History of educational thought. The philosophers of education who continue in this tradition are inclined to reinvent the history of educational ideas as a dialogue between education’s past and present, either by seeking to uncover insights from the work of philosophers of the past that can shed new light on contemporary educational questions or by turning to such writings to retrieve valuable ways of thinking about education that have been lost or forgotten.
Prognosticating about the future of any field of scholarly inquiry inevitably involves making uncertain distinctions between passing trends and stable tendencies. The philosophy of education, like other areas of the humanities, is highly subject to both occasional enthusiasms for particular authors and peaks of interest in issues determined by the ambient political climate. As editors of Philosophical Inquiry in Education, a philosophy of education journal with a deliberately open and inclusive editorial policy, we are regularly exposed to new work emanating from all four of the thematic areas described above. From this vantage point, we see two recent shifts in scholarly activity that already show signs of shaping the contours of research in educational philosophy and theory.
The first of these is assigning greater importance to public engagement. Bringing to bear a philosophical perspective on current educational issues has always been a concern in work on educational policy and ethics. However, recent years have seen philosophers of education being more pragmatic in the choice of questions to address and finding ways to write about ethical and policy issues that can make educational philosophy accessible to decision makers and educators.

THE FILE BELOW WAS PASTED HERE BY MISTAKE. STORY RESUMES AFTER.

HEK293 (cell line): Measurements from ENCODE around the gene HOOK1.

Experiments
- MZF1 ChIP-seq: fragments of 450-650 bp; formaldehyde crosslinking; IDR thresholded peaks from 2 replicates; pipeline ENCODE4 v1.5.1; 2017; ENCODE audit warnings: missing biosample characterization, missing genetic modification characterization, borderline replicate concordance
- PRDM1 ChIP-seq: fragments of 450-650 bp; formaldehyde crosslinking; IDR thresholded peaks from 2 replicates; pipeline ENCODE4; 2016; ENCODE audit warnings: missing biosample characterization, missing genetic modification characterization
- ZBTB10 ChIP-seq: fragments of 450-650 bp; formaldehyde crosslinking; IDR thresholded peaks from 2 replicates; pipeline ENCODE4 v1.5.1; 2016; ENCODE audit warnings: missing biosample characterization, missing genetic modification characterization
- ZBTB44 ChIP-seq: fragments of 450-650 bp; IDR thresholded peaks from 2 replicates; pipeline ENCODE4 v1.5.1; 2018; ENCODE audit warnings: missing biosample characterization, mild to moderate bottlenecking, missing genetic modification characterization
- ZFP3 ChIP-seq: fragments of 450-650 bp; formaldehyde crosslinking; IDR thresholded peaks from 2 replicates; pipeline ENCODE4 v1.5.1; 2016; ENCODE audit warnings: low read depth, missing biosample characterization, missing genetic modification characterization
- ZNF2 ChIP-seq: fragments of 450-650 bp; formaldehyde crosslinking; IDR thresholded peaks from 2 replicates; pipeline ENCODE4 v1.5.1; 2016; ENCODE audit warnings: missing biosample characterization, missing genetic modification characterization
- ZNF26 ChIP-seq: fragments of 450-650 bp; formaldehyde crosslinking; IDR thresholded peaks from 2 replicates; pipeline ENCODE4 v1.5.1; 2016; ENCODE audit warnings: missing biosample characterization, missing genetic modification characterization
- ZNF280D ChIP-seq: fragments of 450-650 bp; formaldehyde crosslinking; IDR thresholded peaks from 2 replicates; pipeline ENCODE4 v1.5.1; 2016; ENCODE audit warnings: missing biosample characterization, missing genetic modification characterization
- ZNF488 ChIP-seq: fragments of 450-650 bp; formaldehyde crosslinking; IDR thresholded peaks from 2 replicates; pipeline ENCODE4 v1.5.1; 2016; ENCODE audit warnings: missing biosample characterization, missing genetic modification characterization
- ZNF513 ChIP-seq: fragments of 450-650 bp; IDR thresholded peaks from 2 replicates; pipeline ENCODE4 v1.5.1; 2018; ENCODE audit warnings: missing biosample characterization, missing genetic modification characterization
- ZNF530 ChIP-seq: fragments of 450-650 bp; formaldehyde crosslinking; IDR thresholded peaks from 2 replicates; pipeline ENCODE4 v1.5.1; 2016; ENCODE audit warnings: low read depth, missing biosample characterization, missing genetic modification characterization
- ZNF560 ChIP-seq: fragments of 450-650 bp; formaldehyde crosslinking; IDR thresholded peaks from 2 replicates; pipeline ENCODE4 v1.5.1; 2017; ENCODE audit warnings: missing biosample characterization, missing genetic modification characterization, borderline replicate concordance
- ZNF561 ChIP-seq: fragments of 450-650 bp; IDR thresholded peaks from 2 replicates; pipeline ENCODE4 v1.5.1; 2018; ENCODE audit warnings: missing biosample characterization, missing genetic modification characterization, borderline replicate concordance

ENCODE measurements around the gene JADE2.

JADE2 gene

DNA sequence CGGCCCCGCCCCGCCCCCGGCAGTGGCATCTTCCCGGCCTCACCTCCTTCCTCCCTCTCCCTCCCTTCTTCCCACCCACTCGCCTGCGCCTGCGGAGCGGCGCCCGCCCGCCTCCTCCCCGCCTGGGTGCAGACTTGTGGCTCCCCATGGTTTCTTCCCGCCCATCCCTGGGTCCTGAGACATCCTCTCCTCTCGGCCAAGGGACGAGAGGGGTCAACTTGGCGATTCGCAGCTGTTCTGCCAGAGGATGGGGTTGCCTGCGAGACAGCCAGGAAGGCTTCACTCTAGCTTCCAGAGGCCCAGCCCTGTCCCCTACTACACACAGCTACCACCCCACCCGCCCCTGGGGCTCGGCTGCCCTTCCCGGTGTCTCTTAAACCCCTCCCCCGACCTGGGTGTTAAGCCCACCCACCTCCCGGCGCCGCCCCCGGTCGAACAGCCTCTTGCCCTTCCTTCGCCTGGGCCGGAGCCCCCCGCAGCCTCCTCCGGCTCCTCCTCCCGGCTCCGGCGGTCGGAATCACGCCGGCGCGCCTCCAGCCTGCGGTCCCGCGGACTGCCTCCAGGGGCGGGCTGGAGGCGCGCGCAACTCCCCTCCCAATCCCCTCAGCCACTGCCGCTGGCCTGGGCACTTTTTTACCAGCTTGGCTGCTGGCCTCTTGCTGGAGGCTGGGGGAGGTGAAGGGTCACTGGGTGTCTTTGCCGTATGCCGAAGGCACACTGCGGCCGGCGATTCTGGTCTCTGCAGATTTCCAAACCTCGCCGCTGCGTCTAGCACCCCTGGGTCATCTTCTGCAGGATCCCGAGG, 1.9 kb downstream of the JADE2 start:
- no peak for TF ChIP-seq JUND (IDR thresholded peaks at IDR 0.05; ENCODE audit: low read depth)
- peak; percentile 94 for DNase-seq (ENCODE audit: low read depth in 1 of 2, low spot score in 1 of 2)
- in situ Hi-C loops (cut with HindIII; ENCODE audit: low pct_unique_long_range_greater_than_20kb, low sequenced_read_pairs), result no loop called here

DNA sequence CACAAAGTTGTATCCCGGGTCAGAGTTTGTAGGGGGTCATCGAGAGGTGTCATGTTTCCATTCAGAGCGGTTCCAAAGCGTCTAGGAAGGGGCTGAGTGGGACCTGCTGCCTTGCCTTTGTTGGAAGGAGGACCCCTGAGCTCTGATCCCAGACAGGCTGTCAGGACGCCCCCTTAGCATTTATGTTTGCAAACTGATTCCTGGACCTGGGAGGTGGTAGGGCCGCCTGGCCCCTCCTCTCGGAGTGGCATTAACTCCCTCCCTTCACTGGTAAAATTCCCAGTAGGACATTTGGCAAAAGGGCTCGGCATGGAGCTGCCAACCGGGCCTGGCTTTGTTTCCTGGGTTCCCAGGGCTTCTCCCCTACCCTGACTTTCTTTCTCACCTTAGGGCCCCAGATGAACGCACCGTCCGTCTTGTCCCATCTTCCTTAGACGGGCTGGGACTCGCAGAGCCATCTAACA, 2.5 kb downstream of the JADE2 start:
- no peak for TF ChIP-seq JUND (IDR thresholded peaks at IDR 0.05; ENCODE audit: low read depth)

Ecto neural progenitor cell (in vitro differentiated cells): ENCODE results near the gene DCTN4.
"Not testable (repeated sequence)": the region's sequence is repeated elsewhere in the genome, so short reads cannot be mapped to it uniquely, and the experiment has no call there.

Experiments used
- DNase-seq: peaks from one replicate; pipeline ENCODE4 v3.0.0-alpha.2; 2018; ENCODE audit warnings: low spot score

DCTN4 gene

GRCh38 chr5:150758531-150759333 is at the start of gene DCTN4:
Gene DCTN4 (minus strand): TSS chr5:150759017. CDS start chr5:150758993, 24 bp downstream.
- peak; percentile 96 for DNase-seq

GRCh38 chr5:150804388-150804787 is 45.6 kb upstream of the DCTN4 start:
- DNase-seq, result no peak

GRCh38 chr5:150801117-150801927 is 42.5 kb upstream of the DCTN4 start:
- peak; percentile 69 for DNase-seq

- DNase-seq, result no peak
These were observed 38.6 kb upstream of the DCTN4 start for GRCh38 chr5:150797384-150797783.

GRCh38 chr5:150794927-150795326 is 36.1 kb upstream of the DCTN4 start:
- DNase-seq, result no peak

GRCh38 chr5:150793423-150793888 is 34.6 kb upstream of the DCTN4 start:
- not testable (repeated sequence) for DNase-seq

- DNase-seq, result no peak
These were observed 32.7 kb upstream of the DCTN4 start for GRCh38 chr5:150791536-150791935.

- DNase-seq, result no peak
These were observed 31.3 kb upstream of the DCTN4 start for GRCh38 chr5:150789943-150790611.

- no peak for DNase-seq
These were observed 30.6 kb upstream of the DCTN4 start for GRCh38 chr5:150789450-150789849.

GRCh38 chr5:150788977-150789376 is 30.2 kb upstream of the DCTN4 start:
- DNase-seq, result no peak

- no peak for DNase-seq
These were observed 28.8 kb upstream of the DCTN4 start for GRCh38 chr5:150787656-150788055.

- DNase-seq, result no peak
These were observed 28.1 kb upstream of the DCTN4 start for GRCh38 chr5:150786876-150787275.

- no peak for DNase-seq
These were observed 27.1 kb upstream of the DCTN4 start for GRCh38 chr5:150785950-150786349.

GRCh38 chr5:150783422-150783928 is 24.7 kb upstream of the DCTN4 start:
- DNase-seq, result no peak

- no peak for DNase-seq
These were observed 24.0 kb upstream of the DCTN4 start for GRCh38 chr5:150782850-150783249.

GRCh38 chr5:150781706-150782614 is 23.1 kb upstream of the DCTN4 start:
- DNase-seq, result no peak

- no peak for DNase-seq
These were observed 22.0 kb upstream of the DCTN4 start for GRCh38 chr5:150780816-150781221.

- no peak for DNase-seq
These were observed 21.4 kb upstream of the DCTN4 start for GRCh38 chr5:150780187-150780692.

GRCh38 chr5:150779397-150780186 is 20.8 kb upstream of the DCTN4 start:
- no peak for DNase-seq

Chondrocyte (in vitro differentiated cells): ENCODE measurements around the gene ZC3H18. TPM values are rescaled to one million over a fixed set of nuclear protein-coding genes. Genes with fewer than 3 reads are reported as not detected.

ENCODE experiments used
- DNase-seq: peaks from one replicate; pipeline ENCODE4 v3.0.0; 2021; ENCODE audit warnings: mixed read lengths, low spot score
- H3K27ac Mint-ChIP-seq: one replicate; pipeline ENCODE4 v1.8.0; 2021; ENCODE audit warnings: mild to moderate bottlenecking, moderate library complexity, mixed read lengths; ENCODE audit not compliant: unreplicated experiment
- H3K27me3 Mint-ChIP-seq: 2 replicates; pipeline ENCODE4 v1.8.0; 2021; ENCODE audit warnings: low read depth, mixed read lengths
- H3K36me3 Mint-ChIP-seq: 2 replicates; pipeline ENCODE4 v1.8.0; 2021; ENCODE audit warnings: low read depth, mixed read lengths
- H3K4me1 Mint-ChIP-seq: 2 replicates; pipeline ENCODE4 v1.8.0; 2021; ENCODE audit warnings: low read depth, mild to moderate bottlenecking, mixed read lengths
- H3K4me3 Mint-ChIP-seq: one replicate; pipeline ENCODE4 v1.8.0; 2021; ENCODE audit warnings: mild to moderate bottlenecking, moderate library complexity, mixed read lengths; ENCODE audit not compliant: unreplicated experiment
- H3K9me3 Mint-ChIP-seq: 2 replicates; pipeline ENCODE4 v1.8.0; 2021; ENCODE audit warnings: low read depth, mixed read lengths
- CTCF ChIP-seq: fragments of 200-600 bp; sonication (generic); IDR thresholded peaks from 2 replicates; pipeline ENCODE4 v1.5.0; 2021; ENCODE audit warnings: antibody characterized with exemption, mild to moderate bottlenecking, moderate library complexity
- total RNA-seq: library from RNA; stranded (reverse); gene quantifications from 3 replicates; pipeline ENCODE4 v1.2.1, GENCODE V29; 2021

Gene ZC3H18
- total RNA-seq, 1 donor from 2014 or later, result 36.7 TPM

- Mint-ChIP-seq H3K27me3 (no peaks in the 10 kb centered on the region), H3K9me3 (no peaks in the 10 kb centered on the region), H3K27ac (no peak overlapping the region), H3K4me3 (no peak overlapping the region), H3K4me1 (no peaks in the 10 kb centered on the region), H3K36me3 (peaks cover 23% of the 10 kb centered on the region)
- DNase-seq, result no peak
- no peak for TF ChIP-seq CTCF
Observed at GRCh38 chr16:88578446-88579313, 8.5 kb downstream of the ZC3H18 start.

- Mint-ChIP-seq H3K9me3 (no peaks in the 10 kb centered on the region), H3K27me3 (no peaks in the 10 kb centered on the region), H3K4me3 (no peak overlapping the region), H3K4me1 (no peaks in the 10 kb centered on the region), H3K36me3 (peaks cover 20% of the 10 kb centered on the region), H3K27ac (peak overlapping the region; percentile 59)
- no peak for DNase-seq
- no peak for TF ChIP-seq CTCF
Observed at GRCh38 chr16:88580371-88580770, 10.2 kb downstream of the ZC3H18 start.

Two notable recent examples are Amy Shuffelton and Bryan Warnick’s work on gun violence in schools and Doris Santoro’s work on teacher burnout.
Paralleling a similar development in mainstream philosophy, a second promising direction for research in the philosophy of education involves a new appreciation of how the philosophical perspective can be enriched through greater integration with empirical work. In the past, philosophers of education were largely expected to engage primarily with the work of other philosophers and to eschew empirical inquiry.
Today, we find philosophers of education increasingly attentive to how appropriately designed empirical studies can complement the traditional activities of conceptual analysis and social critique. The finest recent example of this approach may be Paula McAvoy and Diana Hess’s investigations into teaching about controversial issues in schools, which has won accolades for breathing new life into old debates about teacher neutrality.
Bruce Maxwell, PhD
Associate Professor of Education
Co-editor of Philosophical Inquiry in Education
University of Quebec Trois-Rivières